The British Youth Council’s Youth Select Committee today announces a call for evidence on racism and religious discrimination. The Committee will explore issues around awareness, prevention, education and services for young people (under 25) and is calling for evidence from a wide range of witnesses including individuals and organisations, service providers, researchers and campaigners. Evidence from young people is particularly welcome.
Now in its fifth year, the Youth Select Committee is a British Youth Council initiative, supported by the House of Commons, which takes evidence in public and has its proceedings televised and recorded in Hansard. The eleven committee members are aged 13-18 and include Members of UK Youth Parliament, Youth Councillors, a Young Mayor, reserved seats and representatives from each of the devolved nations. Previous inquiries have reported on Transport, Education, Votes at 16, and Mental Health.
Bronagh Hughes, 17, Chair of the Youth Select Committee said: “Racism and religious discrimination is an extremely important issue. Last year’s passionate UK Youth Parliament debate highlights that young people feel more must be done to tackle it. It’s important that young people engage with politics and as a Committee we are keen to hear what people have to say about this issue”.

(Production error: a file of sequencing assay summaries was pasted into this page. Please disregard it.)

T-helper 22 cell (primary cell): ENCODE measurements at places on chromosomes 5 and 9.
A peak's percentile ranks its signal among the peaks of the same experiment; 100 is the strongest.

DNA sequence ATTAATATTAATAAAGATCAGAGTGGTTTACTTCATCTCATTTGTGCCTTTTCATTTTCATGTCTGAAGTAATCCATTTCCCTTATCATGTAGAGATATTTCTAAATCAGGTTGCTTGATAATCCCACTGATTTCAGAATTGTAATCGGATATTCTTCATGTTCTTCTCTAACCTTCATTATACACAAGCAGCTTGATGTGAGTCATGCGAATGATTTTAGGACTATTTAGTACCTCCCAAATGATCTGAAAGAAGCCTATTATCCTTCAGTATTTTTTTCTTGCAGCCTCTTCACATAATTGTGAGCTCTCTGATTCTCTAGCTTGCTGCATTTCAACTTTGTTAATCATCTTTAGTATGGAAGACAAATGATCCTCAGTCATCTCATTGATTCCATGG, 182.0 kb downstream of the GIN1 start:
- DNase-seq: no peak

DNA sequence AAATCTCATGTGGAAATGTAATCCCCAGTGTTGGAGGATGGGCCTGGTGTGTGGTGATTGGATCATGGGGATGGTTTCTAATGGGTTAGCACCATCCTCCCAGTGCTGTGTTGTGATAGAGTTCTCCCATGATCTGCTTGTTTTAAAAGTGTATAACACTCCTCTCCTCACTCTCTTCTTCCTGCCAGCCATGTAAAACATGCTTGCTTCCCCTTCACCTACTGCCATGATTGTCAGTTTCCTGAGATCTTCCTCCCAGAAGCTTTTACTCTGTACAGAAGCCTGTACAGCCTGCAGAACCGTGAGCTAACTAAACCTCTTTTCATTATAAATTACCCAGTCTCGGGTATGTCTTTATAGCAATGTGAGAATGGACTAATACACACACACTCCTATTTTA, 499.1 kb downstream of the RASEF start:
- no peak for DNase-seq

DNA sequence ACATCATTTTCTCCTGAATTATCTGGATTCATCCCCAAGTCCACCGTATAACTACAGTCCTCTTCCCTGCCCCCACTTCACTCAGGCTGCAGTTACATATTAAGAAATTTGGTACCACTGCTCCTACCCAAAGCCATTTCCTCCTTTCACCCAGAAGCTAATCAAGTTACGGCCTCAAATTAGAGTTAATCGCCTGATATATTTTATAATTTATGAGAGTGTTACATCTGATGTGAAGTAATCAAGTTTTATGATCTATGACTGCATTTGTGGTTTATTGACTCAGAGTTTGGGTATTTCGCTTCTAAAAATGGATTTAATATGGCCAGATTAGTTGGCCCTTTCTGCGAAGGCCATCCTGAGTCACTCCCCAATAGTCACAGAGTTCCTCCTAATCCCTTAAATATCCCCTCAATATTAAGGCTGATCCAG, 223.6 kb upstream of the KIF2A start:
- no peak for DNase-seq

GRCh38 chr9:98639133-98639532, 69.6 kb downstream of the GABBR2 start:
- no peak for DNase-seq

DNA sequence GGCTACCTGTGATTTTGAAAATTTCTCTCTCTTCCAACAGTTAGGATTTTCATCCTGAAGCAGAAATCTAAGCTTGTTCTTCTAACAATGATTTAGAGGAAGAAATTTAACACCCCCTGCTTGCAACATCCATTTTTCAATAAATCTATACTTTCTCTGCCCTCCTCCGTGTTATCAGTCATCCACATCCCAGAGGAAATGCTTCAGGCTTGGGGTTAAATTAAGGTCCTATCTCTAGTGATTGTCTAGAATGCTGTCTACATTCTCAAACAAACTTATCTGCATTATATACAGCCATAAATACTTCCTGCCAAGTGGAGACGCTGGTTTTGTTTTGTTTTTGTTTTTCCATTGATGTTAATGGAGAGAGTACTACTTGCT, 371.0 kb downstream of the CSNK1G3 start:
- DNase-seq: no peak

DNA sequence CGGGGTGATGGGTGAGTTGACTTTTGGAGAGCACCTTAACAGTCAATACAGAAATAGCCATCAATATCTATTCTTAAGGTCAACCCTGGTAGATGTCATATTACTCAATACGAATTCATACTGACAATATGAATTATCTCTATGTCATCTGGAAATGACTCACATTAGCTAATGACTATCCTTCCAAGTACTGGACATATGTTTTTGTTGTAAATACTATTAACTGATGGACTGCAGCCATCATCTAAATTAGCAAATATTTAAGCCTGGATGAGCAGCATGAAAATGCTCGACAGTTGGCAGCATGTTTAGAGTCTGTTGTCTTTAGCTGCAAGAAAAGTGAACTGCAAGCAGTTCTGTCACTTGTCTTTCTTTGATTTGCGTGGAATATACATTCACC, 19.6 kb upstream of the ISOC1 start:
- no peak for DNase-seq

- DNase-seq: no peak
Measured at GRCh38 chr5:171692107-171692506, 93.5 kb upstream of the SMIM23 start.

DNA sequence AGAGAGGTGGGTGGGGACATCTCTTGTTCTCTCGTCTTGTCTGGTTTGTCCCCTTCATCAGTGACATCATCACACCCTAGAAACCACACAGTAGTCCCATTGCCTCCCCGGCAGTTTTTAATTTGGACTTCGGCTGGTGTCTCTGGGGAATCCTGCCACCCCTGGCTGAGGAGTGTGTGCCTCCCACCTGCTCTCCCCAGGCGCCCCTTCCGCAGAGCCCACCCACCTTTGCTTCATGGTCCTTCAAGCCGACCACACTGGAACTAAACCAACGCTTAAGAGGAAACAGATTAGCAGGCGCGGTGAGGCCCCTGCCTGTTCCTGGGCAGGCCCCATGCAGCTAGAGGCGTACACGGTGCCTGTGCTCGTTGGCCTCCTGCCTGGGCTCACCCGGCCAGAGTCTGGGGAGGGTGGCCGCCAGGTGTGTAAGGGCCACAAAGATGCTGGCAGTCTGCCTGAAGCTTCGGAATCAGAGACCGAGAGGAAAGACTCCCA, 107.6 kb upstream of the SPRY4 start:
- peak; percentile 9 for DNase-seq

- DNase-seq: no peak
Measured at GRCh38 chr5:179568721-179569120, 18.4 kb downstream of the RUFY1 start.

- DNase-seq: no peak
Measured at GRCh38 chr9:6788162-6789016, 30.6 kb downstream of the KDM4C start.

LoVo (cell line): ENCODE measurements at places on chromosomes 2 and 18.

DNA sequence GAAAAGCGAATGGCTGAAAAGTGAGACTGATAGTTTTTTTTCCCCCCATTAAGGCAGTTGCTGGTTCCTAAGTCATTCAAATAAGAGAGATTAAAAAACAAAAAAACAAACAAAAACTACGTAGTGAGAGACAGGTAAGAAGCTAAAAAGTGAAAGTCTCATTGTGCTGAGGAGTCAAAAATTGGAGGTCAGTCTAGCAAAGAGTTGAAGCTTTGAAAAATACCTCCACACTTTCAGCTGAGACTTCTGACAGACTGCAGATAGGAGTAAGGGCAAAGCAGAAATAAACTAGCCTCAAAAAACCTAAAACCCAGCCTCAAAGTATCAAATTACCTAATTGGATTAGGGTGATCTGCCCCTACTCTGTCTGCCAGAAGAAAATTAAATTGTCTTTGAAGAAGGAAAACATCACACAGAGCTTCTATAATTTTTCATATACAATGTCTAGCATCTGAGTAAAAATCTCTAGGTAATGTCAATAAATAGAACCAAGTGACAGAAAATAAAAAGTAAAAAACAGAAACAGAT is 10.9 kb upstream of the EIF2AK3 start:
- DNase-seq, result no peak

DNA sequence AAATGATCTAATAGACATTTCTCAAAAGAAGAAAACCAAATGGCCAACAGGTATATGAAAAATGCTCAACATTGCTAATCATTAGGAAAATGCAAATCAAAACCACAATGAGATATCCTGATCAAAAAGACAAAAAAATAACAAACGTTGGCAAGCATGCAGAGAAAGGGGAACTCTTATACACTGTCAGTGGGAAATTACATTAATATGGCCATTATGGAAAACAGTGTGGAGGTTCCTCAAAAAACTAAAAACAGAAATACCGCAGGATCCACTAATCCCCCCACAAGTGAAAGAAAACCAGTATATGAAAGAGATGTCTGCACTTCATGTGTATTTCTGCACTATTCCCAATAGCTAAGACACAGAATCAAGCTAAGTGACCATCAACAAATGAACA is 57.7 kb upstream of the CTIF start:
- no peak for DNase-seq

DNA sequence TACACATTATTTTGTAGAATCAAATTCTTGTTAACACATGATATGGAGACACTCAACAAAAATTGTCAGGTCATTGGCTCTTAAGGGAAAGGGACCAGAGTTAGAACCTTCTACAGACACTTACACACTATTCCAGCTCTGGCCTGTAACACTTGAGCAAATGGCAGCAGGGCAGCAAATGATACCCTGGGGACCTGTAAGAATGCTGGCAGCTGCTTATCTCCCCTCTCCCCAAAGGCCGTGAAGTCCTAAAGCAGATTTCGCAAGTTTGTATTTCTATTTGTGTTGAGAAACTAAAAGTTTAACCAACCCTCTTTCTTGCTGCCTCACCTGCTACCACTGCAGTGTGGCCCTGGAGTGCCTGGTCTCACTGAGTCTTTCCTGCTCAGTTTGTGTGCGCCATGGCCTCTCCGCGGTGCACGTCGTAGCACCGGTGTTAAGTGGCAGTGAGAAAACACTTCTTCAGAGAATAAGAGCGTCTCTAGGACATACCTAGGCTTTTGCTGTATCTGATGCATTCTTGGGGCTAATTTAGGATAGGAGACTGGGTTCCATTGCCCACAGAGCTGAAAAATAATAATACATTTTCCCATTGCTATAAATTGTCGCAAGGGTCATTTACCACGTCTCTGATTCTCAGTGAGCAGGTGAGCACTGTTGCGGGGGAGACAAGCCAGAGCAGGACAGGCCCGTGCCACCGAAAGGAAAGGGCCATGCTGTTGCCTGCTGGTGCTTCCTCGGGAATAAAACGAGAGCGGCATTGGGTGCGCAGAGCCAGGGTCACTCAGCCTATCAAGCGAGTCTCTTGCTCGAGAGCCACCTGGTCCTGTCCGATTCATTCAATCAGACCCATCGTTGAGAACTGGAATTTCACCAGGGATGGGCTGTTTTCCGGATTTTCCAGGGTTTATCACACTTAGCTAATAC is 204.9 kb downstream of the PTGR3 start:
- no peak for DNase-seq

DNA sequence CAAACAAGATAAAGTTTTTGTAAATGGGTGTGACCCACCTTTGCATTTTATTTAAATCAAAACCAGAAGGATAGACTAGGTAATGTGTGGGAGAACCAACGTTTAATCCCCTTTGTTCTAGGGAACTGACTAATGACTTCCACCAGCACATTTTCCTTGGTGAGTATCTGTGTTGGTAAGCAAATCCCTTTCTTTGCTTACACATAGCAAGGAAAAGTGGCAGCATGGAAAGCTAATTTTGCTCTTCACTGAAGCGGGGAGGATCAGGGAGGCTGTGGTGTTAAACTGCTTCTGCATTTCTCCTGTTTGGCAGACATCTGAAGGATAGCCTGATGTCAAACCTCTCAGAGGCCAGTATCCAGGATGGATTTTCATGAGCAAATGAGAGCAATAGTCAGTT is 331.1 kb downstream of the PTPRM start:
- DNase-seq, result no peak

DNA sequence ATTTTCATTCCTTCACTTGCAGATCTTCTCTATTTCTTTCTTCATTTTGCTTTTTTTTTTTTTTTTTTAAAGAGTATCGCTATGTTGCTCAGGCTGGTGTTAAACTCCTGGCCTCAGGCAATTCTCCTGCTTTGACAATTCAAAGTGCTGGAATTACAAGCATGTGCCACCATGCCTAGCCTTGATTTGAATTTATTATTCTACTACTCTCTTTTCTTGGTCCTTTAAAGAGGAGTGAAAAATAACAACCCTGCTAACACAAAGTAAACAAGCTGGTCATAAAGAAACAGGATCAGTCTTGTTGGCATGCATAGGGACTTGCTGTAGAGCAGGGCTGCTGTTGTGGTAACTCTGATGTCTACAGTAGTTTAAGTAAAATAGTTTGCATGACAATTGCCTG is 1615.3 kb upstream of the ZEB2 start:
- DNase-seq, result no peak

The Committee’s call for written evidence closes at 12 noon on 7th June 2015 and the Youth Select Committee will hold oral evidence sessions in the House of Commons in June and July 2015. Written evidence should be submitted via email email@example.com or via post to the Clerk of the Youth Select Committee, c/o The Restoration and Renewal of the Palace of Westminster Programme, House of Commons, London, SW1A 0AA.
Please contact the inquiry team on firstname.lastname@example.org
The Government has today (Thursday 25th February 2016) released its Official Response to the British Youth Council’s Youth Select Committee Report – ‘Young People’s Mental Health’. The joint response from the Department for Education and Department of Health declares mental health and well-being as a ‘top priority in both departments’. It goes on to state that mental health has been “undervalued, underfunded and under prioritised for far too long”.
The Government has taken on board a number of the committee’s recommendations and has committed to “work with young people throughout” as it implements a number of measures. The response continues to state that “It is crucial that we work with young people throughout these changes – as only young people truly understand what they need from their services.” Both departments have acknowledged in particular the role of schools and the curriculum to prepare young people by providing a mental, as well as a physical, health education.